SIAN ROBERTS    Book Number: 85859    Product format: Paperback

Produced in association with the Library of Birmingham and publishers the History Press, how many faces, historic locations, family names and communities do you recognise? Birmingham at the outbreak of the First World War was a leading city of the British Empire, with huge wealth and opportunity alongside extreme poverty and hardship. Its major employers were Cadburys, Dunlop, Nettlefold and Austin. The end of July and first few days of August 1914 saw a significant rise in the cost of living as food prices rocketed, particularly butter, bacon and sugar. There was a run on food shops and many closed their premises. Contracts and orders were cancelled in business and firms such as Tangye Metropolitan Waggon Works and many of the jewellery firms made drastic reductions to the working week. Great hardship was also caused by the failure of the army to pay the separation allowance due to wives and dependents of soldiers who had enlisted on time. The Great War claimed over 995,000 British lives and this special book offers an intimate portrayal of the city and its people living in its shadow describing local reactions, experience of individuals who enlisted, the work of the many hospitals, effect on local children, and the women who defied convention to play a vital role on the home front. The Lord Mayor set up the War Refugee Committee. In addition to Belgians, a third of Serbia's pre-war population had to flee their homes following the country's defeat. Wounded servicemen also arrived in Birmingham from all over the world and Selly Oak was used to receive patients destined for hospital. Ethel Violet Jackson recalled her days at a Voluntary Aid Detachment Hospital at Highbury in an oral history interview made in 1986. She married the pioneering orthopaedic surgeon Naughton Dunn who together with Sir Robert Jones, with whom he had trained in Liverpool, developed new ways of treating wounded servicemen. Here is entertainment for the soldiers, the Women's Voluntary Reserves, munitions workers like Kynoch at Witton which had 8,964 women in their employment and made over 25 million rifle cartridges. Packed with archive images, posters and postcards. 160pp in large softback.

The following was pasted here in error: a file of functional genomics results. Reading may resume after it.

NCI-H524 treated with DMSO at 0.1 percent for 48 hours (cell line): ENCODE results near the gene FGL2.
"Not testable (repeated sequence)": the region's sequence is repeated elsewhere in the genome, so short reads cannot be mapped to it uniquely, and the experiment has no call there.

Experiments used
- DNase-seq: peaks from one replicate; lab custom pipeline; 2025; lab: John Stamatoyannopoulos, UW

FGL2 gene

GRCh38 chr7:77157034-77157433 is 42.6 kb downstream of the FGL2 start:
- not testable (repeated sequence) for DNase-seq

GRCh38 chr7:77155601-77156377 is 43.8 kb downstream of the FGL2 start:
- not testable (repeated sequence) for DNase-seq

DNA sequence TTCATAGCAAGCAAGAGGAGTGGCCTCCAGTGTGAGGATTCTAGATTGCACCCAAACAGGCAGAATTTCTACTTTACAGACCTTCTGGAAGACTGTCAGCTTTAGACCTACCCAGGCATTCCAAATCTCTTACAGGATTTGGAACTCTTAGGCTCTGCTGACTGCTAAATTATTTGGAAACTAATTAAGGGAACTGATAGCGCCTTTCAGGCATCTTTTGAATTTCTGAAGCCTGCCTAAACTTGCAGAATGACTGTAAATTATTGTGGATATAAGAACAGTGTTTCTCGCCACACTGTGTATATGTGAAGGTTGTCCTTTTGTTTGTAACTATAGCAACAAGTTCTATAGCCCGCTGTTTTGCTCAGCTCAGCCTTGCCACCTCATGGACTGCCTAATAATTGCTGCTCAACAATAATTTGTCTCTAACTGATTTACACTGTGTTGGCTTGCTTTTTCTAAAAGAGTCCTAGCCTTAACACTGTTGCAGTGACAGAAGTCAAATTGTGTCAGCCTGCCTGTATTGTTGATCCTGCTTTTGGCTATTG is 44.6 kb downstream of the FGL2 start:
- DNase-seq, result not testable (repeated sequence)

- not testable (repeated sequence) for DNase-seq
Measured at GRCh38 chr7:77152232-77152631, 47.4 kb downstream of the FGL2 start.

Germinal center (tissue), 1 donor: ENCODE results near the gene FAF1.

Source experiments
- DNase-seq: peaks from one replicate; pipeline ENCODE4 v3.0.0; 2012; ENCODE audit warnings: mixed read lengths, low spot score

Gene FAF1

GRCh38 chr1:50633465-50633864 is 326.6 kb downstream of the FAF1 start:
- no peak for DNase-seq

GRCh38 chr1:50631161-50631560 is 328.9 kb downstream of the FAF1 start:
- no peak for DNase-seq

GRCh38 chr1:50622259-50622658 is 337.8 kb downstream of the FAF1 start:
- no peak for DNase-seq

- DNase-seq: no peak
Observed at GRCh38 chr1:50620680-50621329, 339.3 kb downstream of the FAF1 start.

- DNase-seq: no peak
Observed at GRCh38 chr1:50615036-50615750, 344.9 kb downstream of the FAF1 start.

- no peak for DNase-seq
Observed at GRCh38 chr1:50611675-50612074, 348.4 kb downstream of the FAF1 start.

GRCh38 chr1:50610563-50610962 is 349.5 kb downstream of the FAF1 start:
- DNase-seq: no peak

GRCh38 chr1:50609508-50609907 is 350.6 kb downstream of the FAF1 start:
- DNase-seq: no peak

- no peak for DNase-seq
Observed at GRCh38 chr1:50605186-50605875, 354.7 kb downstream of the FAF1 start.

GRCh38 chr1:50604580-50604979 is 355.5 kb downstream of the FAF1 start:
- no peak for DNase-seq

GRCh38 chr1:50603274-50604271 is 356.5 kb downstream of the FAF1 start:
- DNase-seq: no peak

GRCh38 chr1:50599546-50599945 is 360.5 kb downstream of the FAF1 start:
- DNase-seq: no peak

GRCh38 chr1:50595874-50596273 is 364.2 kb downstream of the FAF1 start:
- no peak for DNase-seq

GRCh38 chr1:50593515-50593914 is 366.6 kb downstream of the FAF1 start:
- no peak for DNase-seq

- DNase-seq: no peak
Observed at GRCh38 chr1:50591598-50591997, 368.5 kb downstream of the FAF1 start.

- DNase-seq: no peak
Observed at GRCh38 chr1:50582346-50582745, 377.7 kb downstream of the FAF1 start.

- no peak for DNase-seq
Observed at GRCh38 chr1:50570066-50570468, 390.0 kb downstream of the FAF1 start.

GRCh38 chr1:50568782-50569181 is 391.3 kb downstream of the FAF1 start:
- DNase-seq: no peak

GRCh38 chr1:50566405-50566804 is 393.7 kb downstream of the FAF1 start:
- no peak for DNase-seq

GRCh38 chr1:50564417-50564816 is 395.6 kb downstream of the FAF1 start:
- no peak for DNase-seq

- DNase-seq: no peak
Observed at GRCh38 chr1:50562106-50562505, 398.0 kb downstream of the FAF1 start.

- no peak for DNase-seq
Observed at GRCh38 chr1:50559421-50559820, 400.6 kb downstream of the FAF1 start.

Published price: £12.99
Bibliophile price: £4.50

Additional product information

ISBN 9780750959698
Browse these categories as well: Last Chance to buy!, War & Militaria, Great Britain, Maps & the Environment, War Memoirs

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